The Tragedy of being Rich
There was something different about Morris Siegel. On the surface he seemed like your average L.A. street person—roaming about in alleys, sleeping on park benches, and carrying everything he owned in a paper sack. He died the way one expects a street person to die—found in an alley, dead of natural causes. But there was something about him that was different. Maybe it was his three bank accounts containing a total of $207,421.00
Some years prior, Morris’s father died and left the money to him. When Morris did not claim it, the Division of Unclaimed Property tracked him down, and forced him to accept it. He took enough of the money to buy an old car, where he slept in bad weather. He died December 14, 1989, with three dollars in his pocket and an untouched fortune in the bank.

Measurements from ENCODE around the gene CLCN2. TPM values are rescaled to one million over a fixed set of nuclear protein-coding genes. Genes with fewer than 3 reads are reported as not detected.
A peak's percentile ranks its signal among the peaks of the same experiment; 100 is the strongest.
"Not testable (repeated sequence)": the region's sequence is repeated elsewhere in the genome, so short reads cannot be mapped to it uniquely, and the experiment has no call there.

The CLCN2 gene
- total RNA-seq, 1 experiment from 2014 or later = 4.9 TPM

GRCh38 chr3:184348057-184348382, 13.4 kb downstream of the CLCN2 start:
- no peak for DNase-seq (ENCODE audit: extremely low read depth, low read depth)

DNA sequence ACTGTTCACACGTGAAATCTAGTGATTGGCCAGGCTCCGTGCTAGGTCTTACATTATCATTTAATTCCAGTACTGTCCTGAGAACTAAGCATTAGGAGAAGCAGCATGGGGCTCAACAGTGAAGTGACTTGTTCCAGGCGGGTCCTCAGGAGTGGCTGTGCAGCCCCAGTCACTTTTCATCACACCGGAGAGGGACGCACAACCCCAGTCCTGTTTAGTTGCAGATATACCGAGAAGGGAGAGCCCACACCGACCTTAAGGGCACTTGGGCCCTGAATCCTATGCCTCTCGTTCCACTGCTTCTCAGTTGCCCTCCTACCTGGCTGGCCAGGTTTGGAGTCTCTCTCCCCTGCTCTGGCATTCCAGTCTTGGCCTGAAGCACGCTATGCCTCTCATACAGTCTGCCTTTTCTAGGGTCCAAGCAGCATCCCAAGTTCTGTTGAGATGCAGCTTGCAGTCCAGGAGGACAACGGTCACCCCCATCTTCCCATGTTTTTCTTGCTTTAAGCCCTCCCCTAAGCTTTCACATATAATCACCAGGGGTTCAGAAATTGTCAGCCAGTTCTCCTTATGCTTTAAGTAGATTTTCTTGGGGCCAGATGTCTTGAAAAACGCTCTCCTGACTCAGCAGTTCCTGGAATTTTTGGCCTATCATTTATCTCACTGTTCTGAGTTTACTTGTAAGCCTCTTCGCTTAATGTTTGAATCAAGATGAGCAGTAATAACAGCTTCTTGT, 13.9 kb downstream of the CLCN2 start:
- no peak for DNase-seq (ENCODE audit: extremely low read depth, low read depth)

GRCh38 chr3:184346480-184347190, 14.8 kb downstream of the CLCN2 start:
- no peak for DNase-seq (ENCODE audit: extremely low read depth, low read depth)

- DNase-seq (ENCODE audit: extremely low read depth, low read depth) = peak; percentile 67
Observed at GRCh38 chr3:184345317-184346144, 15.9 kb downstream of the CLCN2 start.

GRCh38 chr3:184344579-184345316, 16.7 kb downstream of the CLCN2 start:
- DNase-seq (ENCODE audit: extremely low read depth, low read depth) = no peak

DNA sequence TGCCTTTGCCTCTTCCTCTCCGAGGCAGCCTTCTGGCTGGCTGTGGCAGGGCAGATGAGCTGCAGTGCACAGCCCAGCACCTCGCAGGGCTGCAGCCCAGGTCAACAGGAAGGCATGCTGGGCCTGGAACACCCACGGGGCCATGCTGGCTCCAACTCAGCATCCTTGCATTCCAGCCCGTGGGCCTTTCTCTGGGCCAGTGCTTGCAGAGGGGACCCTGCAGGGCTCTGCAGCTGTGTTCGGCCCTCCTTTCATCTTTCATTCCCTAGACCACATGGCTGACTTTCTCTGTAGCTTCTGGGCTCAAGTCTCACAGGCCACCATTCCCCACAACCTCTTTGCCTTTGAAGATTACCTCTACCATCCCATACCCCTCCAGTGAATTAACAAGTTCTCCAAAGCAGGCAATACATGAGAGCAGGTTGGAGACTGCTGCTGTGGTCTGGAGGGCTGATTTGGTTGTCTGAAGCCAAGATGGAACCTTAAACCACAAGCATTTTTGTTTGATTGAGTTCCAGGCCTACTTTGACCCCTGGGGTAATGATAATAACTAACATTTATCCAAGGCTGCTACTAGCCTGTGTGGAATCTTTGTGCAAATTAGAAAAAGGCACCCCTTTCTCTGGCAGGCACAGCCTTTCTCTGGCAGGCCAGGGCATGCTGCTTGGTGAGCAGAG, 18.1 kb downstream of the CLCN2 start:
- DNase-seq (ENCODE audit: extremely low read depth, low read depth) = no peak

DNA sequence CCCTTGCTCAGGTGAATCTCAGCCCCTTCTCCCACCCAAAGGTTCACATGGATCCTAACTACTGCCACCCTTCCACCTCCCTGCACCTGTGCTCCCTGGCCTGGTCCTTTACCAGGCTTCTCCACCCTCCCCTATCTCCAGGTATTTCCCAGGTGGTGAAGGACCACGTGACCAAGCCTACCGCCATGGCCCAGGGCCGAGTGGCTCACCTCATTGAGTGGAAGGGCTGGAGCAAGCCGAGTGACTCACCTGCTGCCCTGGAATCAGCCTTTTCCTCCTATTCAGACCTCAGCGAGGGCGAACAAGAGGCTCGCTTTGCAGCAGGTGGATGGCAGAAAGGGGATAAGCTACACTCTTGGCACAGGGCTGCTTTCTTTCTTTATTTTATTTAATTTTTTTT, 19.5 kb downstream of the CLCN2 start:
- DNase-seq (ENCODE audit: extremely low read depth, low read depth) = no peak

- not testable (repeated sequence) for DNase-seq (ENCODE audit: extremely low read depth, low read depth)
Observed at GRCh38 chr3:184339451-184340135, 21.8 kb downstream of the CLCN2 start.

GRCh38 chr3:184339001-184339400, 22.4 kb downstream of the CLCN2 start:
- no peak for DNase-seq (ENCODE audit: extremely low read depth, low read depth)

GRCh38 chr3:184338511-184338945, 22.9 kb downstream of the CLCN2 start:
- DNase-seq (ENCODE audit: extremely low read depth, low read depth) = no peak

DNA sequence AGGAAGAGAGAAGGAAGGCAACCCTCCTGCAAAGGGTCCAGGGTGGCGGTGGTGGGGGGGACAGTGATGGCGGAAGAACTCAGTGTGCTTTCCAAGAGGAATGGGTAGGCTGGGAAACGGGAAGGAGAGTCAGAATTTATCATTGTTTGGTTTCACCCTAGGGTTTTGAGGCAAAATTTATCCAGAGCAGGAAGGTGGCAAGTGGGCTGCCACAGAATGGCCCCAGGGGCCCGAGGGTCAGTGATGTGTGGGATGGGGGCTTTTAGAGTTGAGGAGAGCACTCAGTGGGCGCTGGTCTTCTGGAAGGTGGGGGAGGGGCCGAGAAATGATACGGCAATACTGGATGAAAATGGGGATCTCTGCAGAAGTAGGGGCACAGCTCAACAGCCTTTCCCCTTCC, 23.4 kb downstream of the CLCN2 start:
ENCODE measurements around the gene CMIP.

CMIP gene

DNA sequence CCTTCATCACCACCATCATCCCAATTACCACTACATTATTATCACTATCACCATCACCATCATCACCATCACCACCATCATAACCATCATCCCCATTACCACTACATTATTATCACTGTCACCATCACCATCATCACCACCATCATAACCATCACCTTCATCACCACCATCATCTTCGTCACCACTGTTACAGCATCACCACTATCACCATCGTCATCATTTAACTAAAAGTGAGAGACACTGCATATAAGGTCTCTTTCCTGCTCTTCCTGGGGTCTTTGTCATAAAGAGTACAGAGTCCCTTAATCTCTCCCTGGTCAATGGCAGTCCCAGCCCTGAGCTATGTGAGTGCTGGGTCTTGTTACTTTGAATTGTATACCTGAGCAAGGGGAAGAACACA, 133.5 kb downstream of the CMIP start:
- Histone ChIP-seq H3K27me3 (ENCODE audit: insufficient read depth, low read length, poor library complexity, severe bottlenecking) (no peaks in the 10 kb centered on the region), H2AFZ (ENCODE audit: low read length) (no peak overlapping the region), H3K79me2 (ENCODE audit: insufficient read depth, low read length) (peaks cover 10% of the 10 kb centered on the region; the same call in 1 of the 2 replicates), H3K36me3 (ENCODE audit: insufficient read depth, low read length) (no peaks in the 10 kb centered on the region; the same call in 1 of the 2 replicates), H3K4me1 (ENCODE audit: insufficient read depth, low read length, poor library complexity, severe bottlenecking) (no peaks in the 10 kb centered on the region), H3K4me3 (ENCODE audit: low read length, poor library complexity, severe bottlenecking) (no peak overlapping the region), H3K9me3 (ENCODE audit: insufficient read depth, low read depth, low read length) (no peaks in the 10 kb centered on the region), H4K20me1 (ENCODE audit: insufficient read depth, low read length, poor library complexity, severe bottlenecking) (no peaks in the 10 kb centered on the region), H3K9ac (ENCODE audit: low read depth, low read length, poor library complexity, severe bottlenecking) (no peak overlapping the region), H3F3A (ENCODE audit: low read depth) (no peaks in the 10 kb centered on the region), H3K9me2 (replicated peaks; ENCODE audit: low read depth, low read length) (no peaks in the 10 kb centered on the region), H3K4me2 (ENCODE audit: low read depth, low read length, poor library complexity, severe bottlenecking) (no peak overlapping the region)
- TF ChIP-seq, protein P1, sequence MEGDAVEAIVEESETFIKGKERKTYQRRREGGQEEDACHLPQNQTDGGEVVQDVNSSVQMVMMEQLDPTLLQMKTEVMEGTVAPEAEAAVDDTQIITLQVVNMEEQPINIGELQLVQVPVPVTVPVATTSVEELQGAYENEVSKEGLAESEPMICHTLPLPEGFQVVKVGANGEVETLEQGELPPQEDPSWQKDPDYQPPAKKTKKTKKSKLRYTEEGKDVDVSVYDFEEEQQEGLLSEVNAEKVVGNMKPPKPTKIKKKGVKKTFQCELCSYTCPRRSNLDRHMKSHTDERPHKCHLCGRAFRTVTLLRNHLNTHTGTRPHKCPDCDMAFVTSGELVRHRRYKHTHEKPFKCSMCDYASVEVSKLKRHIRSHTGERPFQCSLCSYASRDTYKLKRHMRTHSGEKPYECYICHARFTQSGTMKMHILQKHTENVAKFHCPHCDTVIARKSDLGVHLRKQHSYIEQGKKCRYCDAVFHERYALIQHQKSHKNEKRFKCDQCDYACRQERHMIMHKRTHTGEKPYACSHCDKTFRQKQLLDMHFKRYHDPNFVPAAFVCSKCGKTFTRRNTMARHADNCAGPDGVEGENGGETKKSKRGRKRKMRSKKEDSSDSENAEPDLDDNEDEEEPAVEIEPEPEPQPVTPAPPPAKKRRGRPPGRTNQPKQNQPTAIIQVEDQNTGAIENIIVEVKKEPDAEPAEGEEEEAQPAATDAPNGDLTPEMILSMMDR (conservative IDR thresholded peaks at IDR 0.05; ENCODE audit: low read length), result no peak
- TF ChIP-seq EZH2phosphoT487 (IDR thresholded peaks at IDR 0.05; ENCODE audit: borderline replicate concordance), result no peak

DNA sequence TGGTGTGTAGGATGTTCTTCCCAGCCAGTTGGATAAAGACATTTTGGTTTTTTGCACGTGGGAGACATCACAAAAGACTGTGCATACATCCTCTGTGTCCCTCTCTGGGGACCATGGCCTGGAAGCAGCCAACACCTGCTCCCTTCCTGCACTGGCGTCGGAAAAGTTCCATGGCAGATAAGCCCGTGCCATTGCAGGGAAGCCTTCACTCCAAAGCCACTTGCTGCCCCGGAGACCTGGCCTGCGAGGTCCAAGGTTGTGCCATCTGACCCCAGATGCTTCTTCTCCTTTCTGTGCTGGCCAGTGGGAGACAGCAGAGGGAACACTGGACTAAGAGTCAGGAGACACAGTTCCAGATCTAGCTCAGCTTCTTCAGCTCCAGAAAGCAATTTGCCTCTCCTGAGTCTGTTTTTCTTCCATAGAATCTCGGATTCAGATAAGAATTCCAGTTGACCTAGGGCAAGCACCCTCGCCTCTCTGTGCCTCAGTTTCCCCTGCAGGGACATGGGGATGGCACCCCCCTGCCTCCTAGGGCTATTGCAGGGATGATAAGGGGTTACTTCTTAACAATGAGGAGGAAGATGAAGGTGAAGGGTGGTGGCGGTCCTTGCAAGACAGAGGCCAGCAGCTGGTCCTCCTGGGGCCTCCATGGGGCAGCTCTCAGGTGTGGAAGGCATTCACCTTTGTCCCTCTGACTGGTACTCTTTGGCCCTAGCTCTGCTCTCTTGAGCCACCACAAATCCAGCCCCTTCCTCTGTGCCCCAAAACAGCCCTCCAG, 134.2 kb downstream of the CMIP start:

The man was worth close to a quarter of a million dollars and lived in poverty. He could have “turned his life around” and made something of himself—but instead he was satisfied with living out of garbage cans and barely getting by.
Sounds crazy doesn’t it? But things might not be much different today. Several thousand years ago, our Heavenly Father left all of His children eternal wealth—abundant living, eternal life, contentment, joy, peace, and victory. But to this day, many have not claimed it. What a tragedy, what a waste!
Morris Siegel lived a strange life and died a strange death, but let’s not be too quick to point a finger at him. He was only dealing with the temporary, and many of us play the losing game with the eternal.